Implications of the Narratives about Bitcoin`s Energy Consumption and China`s Mining Ban
Even though the topic of Bitcoin’s high energy consumption has been discussed for years, it came into the spotlight again after Tesla’s retreat from accepting it as a means of payment. While it is true that the process of Bitcoin mining is consuming a lot of energy (approximately 0.14% of the global electricity usage), there are many misconceptions about it. It is important to put things in perspective, especially in the context of China`s mining ban, announced shortly after the Tesla news.
In some sense, the question whether Bitcoin uses “a lot” of energy or not is quite subjective. A lot of criticism comes from those who believe that Bitcoin is purely a speculative bubble. Those who see Bitcoin as the next evolution of sound money are more likely to see the energy consumption as justified.
It is also interesting to compare the energy consumption of the Bitcoin network to other store of value alternatives, such as gold. While mining $1 worth of gold costs $0.52 at current prices, mining $1 worth of bitcoin costs $0.10. A recent study by Galaxy Digital further concluded that Bitcoin mining is using less than half the energy than the baking system and gold mining does.
Why is Bitcoin using so much Energy in the first place?
The source of Bitcoin’s high energy consumption is the consensus mechanism it uses. Consensus mechanisms are at the core of every decentralised blockchain protocol.
Satoshi Nakamoto, Bitcoin’s founder(s), designed the Proof of Work (PoW) consensus mechanism, the first solution that avoided the flaws of previous attempts (such as double spending, or fraudulently altering transactions). In a PoW blockchain, miners who validate transactions compete against each other to mine the next transaction block and therefore receive the block reward of currently 6.25 Bitcoin per block plus the transaction fees. For every new block to be mined there is a random number that miners need to guess to earn the right to validate that block. The more computing power a miner has the higher the chance that they guess the correct number faster and receive the block reward.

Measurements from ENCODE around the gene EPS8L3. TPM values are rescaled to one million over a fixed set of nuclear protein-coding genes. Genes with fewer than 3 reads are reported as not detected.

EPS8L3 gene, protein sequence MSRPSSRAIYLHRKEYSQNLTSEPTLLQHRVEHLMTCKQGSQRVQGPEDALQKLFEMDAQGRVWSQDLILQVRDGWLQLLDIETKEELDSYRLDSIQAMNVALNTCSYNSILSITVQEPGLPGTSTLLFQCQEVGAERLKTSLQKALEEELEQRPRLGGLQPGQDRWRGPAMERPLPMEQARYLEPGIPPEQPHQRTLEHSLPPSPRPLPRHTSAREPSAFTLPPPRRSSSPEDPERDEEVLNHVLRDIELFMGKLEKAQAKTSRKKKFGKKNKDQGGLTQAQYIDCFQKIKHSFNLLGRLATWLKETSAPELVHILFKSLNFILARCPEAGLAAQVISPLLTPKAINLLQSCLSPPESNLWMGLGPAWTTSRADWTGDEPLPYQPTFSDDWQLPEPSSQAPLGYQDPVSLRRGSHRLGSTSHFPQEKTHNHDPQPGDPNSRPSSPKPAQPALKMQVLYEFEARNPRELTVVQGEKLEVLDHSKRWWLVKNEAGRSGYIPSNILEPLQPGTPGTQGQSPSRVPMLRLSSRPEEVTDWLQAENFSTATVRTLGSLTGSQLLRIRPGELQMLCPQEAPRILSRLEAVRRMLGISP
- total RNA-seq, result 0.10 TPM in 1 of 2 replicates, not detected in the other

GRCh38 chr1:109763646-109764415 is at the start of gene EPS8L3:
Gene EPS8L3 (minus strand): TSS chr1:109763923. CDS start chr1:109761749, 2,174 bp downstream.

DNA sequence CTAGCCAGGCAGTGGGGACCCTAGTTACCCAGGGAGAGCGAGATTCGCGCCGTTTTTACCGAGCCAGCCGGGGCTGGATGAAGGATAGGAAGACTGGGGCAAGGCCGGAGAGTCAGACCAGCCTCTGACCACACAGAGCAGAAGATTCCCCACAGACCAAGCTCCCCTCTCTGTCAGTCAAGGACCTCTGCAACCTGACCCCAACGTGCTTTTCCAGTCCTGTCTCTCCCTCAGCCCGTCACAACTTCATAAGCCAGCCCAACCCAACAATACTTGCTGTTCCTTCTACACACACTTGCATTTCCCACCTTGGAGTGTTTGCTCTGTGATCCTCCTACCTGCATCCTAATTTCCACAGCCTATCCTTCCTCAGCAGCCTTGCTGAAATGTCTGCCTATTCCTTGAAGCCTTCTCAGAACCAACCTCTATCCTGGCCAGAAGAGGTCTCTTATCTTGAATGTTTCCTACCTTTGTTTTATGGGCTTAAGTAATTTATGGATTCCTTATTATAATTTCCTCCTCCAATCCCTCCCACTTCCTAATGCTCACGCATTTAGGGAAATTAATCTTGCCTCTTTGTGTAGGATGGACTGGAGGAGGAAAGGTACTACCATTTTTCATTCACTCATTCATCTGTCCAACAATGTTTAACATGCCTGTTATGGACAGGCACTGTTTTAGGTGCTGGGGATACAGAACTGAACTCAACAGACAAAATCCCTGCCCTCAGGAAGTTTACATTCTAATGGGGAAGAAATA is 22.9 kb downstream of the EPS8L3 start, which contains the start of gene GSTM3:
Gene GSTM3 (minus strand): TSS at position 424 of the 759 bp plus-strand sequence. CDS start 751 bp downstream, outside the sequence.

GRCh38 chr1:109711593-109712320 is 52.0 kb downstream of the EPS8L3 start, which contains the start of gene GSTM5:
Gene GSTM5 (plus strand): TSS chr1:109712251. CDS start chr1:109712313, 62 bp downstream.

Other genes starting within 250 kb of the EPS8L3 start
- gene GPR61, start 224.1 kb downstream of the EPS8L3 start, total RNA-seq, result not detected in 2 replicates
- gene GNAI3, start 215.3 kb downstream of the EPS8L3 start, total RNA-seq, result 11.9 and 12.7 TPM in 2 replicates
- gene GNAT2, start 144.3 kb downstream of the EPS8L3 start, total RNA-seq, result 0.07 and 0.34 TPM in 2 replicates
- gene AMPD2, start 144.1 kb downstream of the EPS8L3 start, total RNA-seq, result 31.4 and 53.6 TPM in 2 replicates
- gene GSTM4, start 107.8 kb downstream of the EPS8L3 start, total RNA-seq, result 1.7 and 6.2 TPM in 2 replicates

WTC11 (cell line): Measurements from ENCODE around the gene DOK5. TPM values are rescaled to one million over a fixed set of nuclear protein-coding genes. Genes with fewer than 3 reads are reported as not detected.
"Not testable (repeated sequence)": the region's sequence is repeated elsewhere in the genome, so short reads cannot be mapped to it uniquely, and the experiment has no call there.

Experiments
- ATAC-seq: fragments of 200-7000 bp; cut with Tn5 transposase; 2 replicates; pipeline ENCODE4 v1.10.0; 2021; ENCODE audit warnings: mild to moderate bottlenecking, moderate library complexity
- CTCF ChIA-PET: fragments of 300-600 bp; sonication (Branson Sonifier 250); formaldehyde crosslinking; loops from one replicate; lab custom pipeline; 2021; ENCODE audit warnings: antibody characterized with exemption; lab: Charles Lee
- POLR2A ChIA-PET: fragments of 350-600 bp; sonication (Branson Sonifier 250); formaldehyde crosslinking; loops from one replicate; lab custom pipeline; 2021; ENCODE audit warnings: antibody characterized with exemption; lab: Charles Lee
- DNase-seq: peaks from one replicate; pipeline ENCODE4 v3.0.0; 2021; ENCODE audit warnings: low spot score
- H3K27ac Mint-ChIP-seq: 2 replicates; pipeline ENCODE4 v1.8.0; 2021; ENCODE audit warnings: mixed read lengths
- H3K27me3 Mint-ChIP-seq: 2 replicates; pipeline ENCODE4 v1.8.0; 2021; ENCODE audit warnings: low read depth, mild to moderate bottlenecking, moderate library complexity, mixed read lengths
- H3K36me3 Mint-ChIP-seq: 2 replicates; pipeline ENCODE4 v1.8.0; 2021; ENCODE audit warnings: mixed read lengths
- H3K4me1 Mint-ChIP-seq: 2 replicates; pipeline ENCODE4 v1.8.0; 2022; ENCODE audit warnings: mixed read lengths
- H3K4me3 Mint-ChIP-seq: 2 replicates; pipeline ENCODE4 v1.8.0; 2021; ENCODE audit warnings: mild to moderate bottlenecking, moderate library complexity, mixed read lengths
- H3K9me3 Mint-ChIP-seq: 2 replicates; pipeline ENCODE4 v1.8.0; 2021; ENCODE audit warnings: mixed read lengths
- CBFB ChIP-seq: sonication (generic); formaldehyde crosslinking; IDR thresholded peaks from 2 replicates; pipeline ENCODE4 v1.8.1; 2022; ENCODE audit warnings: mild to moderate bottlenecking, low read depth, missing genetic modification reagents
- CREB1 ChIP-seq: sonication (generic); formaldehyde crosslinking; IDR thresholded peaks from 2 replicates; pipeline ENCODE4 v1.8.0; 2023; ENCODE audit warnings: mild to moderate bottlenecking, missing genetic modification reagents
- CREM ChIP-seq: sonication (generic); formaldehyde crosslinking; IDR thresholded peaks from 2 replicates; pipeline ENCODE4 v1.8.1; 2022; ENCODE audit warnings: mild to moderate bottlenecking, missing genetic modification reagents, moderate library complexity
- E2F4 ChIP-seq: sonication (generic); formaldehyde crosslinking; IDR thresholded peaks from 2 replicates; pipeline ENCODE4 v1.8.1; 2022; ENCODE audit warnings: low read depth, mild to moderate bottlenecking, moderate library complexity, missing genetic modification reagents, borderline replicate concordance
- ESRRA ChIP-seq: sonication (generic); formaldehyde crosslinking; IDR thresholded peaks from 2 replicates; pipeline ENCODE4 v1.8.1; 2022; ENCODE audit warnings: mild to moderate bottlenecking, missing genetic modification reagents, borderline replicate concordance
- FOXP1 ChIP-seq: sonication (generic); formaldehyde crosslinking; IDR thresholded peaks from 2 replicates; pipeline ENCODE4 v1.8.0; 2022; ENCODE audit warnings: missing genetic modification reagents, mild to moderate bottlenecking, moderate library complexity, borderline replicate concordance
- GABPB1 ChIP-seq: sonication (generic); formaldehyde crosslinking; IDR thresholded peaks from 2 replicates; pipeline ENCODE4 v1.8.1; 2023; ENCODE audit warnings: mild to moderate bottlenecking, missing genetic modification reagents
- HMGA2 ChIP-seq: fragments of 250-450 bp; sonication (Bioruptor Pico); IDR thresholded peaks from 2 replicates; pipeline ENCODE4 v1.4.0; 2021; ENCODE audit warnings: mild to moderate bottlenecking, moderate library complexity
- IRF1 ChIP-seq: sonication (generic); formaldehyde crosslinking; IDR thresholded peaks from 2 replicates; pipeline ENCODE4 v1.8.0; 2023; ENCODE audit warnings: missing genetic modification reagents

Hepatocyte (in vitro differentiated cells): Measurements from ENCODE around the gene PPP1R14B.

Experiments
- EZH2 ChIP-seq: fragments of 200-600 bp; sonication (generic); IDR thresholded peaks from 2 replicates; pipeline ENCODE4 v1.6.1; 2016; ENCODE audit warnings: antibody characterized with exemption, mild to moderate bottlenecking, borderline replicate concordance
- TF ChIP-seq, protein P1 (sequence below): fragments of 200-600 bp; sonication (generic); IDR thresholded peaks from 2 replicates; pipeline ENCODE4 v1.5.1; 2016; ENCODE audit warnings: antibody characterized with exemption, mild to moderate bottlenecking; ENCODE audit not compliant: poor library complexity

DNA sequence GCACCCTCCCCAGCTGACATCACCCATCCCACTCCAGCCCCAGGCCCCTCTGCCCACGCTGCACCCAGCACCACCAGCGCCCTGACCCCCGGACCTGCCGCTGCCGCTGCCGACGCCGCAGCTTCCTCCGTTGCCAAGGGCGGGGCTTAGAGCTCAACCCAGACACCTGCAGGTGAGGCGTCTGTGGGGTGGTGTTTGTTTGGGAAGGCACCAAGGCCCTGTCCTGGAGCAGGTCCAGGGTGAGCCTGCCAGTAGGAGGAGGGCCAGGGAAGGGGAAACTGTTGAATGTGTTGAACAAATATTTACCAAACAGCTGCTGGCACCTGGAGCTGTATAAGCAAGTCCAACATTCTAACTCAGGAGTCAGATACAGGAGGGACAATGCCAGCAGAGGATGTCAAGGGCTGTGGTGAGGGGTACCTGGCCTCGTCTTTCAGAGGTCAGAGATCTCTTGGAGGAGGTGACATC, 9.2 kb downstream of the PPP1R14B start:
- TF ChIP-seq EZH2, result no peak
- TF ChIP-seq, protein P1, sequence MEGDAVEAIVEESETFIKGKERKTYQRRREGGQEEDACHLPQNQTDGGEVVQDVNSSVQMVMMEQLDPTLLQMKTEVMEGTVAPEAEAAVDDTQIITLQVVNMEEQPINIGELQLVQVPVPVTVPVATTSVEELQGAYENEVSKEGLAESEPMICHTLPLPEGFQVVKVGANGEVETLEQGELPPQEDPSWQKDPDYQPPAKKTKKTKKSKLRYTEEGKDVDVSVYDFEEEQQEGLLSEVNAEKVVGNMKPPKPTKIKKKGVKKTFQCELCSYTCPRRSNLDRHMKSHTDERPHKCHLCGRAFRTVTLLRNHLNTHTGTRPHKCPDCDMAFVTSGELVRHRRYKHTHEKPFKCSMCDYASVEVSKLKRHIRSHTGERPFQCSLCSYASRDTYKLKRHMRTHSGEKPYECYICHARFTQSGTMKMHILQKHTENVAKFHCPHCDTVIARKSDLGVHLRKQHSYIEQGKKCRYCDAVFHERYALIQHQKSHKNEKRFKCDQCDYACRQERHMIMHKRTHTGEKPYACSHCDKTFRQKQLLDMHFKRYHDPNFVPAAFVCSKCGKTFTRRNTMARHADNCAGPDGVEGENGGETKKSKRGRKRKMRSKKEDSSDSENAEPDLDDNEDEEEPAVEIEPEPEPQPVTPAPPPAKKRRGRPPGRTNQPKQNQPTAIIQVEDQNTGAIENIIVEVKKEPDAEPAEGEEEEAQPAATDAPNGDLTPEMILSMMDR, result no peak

With Bitcoin’s increasing adoption and price appreciation, this has led to a race in computing power. While in 2012 one could mine Bitcoin on a laptop and have a good chance to validate the next block, nowadays one needs storage halls full of servers to be competitive. A by-product of this race for increasing computing power is the energy consumption of increasingly powerful mining machines (nowadays almost exclusively ASICs – application specific integrated circuits).
Energy Consumption Vs. Environmental Impact
A lot of the criticism of Bitcoin’s high energy consumption comes from those who claim to be concerned about its environmental impact. These commentators are advocates of renewable energy sources. It is also important to note that not the energy consummation is the most relevant factor but rather the energy sources.
So, it is relevant to point out that various studies already place the portion of wind, solar and geothermal energy sources used to mine Bitcoin between a third and three quarters of the total energy used for Bitcoin mining, and this is set to grow.
Mobility and Flexibility of Bitcoin Mining
An important aspect of the Bitcoin network is the complete flexibility with regard to where miners are located, and the relatively easy mobility of mining operations. This contrasts with precious metals, for example, where mining needs to occur where the gold deposits are located.